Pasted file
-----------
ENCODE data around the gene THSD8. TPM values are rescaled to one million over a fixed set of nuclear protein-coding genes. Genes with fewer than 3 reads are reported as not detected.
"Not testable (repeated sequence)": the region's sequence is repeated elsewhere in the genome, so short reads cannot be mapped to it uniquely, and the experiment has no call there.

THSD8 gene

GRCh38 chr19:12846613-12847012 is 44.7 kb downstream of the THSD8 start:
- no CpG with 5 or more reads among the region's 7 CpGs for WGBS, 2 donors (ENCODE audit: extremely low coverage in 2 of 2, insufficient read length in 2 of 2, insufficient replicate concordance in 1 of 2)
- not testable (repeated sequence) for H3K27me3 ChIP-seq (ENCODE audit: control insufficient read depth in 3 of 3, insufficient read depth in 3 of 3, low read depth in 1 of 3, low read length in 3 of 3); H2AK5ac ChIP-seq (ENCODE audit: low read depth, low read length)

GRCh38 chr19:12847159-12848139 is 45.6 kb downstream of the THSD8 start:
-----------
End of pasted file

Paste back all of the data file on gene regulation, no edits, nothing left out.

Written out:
ENCODE data around the gene THSD8. TPM values are rescaled to one million over a fixed set of nuclear protein-coding genes. Genes with fewer than 3 reads are reported as not detected.
"Not testable (repeated sequence)": the region's sequence is repeated elsewhere in the genome, so short reads cannot be mapped to it uniquely, and the experiment has no call there.

THSD8 gene

GRCh38 chr19:12846613-12847012 is 44.7 kb downstream of the THSD8 start:
- no CpG with 5 or more reads among the region's 7 CpGs for WGBS, 2 donors (ENCODE audit: extremely low coverage in 2 of 2, insufficient read length in 2 of 2, insufficient replicate concordance in 1 of 2)
- not testable (repeated sequence) for H3K27me3 ChIP-seq (ENCODE audit: control insufficient read depth in 3 of 3, insufficient read depth in 3 of 3, low read depth in 1 of 3, low read length in 3 of 3); H2AK5ac ChIP-seq (ENCODE audit: low read depth, low read length)

GRCh38 chr19:12847159-12848139 is 45.6 kb downstream of the THSD8 start: